Unbroken Encounters

A few of the possible Encounter cards that a player may come across while traveling around in the dungeon!

Holding true to the theme of a dungeon delve gone awry, Unbroken is played with levels instead of rounds. There are 4 levels and each level is composed of 2 phases: the Travel Phase and the Combat Phase. While these sound fairly self-explanatory, there’s a bit more to them than just wandering around picking up discarded gear and searching for monsters to get revenge on. The Travel Phase, for instance, is made up of 3 steps: Preparation, Decision, and Exploration. When in the Preparation step, the player may take as many general actions as they would like as long as they have the resources to do so. These actions are all listed on the Reference Sheet but include things like weapon crafting, scouting, orienteering, and various methods of gaining resources (Cunning, Medium Effort, or Large Effort). Once the player has finished preparing, they must next decide if they are ready to move on to the Combat Phase or if they would prefer to enter the Exploration step of the Travel Phase. During the Exploration step, the player will draw 2 cards from the Encounter deck (this number can be modified by an effect), choose which one out of the 2 to keep, and discard the remaining card. Once this is done, the player gets to decide if they want to resolve the encounter or rest. Be wary of encounters, however, as monsters are known to ambush wandering heroes, but the rewards that can be gained while exploring can be well worth the risks! Resting, though, is not always a bad idea as it allows the player to regain some of their Small Effort resource. If the player wasn’t ambushed during their encounter, they have the option to repeat the Travel Phase in its entirety as many times as they’d like until they are either ready to enter the Combat Phase by choice or are forced into it after being ambushed by a monster!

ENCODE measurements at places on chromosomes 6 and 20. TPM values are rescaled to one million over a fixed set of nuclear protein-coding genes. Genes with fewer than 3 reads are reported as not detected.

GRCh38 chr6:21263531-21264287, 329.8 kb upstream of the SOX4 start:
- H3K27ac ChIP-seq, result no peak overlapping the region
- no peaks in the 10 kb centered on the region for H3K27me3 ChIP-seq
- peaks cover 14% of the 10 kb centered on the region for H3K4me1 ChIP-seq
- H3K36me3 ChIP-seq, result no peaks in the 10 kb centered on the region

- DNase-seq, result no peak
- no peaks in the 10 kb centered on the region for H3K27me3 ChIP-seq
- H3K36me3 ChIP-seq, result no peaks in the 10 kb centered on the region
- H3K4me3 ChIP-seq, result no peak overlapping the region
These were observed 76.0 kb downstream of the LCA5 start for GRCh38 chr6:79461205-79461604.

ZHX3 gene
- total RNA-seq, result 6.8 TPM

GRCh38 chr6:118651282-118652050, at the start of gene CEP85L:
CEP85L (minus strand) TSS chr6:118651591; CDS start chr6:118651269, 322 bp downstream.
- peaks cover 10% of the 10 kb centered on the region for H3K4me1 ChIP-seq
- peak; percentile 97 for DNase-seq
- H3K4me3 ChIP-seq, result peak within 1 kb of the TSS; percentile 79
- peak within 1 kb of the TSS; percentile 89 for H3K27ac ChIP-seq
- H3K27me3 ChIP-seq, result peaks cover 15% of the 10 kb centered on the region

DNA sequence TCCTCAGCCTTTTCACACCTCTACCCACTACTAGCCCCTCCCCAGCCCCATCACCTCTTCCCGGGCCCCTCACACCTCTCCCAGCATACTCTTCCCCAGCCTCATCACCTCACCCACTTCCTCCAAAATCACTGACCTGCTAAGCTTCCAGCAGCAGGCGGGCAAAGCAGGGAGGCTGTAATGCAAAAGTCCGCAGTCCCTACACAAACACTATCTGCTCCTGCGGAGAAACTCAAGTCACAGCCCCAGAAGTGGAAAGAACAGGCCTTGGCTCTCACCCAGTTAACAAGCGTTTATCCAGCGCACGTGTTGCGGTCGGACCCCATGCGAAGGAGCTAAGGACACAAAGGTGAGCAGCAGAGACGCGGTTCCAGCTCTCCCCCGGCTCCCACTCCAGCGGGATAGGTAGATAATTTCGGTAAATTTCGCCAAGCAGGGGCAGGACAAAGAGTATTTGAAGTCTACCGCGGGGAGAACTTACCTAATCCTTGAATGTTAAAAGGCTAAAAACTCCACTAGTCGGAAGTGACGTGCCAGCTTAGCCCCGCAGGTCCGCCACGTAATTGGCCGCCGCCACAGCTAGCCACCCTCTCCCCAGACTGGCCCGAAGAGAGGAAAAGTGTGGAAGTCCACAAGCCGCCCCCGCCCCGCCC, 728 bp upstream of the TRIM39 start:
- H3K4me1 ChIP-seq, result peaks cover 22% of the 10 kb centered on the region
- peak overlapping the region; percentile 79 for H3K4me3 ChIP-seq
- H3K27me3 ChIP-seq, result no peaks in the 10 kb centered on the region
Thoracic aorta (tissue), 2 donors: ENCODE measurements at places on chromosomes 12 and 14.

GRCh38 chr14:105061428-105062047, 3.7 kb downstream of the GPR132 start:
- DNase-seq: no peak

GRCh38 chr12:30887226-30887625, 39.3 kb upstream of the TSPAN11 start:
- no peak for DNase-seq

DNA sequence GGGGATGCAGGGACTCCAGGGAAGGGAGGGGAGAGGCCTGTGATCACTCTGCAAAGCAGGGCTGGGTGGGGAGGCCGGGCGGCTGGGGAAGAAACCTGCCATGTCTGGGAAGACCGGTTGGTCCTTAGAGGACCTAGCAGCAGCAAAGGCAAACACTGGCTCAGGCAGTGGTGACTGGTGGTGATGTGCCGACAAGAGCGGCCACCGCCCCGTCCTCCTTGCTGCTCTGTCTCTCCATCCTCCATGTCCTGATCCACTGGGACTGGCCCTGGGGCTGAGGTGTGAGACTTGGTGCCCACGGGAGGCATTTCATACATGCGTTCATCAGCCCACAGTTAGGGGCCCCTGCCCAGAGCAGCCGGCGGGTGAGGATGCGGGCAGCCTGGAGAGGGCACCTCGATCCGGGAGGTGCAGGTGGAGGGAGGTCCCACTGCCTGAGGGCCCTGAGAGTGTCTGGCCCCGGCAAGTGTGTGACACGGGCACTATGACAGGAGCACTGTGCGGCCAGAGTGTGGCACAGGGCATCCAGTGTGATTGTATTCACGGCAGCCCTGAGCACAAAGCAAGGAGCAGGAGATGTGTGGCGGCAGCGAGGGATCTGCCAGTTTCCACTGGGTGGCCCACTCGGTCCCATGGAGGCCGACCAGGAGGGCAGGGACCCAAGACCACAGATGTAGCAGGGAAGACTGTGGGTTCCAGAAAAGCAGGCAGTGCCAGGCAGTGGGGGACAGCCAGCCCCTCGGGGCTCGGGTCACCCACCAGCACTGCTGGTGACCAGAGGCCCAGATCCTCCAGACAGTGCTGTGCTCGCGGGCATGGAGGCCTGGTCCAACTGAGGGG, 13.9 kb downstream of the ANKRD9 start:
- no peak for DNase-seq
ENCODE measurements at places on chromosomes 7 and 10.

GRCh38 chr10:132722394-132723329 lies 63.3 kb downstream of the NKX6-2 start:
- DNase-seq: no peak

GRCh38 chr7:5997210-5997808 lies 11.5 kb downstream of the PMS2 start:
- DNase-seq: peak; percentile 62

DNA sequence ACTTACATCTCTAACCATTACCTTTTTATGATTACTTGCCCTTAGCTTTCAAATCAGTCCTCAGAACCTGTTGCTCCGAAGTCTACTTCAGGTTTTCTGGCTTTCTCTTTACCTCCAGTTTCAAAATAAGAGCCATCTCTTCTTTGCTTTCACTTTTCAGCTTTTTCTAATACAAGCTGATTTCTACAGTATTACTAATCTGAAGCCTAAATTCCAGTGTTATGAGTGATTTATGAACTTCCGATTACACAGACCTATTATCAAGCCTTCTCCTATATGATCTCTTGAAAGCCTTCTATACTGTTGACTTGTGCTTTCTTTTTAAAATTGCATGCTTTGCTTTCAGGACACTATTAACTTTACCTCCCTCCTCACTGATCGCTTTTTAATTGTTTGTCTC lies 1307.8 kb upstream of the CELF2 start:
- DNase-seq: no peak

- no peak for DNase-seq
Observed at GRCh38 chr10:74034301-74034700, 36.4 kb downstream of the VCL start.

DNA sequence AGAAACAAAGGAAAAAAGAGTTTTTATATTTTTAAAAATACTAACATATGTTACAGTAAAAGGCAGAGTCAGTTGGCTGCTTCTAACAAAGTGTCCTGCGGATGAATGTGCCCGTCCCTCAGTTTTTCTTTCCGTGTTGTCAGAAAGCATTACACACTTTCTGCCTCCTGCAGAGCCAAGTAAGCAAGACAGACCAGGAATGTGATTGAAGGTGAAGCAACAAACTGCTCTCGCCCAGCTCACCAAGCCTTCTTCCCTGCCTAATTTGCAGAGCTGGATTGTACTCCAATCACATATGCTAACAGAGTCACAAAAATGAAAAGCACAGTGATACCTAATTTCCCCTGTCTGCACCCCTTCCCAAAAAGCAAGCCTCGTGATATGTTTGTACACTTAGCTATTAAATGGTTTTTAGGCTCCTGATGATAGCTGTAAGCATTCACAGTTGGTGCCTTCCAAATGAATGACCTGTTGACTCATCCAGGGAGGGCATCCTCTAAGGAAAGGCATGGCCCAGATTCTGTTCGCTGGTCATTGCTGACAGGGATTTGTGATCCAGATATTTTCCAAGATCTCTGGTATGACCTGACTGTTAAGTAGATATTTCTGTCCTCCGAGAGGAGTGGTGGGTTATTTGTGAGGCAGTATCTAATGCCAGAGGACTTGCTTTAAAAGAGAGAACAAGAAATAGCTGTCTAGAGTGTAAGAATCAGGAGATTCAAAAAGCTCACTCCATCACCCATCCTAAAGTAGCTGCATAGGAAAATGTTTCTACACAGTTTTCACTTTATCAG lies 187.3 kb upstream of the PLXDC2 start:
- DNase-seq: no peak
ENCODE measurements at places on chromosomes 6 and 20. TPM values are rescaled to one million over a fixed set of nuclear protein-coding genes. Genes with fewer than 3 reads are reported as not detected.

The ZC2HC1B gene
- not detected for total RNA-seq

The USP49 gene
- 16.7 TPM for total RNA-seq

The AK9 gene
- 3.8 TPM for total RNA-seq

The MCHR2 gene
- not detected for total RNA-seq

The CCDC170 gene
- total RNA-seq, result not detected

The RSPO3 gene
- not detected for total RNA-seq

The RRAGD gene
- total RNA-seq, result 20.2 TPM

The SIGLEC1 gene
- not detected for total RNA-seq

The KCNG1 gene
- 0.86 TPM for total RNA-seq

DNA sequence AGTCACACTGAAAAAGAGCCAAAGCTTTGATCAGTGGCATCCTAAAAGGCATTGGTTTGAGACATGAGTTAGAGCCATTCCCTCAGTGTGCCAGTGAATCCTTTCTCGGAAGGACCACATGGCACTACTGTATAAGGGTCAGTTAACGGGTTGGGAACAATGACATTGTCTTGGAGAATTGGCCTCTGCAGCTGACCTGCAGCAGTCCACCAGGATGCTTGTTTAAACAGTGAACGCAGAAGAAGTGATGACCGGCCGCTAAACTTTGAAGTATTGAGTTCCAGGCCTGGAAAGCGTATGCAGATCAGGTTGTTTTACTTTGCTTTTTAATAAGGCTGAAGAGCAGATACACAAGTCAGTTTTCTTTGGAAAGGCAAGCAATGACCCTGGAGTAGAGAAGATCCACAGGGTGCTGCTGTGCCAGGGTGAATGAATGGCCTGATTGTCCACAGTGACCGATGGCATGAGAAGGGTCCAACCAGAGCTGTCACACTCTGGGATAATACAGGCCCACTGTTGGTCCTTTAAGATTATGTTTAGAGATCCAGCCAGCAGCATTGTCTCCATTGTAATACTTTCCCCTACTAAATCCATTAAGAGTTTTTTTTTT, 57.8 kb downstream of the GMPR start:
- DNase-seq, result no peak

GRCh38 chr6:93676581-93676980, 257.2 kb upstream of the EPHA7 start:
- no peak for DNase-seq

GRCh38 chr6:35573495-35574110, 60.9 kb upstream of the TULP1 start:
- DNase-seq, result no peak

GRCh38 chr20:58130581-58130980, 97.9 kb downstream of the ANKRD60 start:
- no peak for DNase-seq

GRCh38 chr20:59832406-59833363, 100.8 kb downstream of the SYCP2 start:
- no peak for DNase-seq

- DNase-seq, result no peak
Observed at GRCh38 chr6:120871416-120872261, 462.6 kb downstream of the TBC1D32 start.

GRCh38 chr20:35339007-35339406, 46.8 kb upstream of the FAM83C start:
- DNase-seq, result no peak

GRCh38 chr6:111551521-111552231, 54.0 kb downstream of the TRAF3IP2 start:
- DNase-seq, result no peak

Unbroken Monsters

Several of the Monsters that can be encountered during a game of Unbroken. Notice the slash marks on the right side of each card? That tells you what level of the dungeon each monster has the chance to spawn on!

Like the Travel Phase, the Combat Phase is also made up of several steps: Ambush/Trickery and Battle. The Ambush part of the Ambush/Trickery step only occurs if the Time Tracker reached 0 during the Travel Phase. What happens during an Ambush is described at length in the rulebook, but is also fairly similar to the Trickery part of the Ambush/Trickery step. Either way, when entering the Combat Phase, the player must first roll a d6 if the monster for that level has not yet been revealed. Each of the 24 Monster Sheets are marked with a number of slash marks on the right side of the card to indicate which level they will appear on. They are also all numbered 1-6 to coincide with the possible outcomes of the die. Once the player has found the corresponding Monster card and set it in their play area, they must reset their Time resource bar. The token needs to be moved to the icon that matches the next level of the dungeon (so if fighting on level 1, the token goes on “\\” or space 12). If being ambushed, the Ambush effect must be resolved before entering the Battle step. Otherwise, the player is faced with yet another decision to make. Do they want to try to trick the monster and avoid the combat altogether or do they want to fight and exact their revenge? Should the player choose to trick the monster they do, of course, give up any rewards they would have received from the combat. If entering the Battle step of the Combat Phase, there are numerous rounds of combat by both the player and the Monster until either the Monster is defeated or the hero collapses in defeat from their wounds and pure exhaustion. If, and I do mean if, the hero survives the raging battle, they are rewarded with a new skill!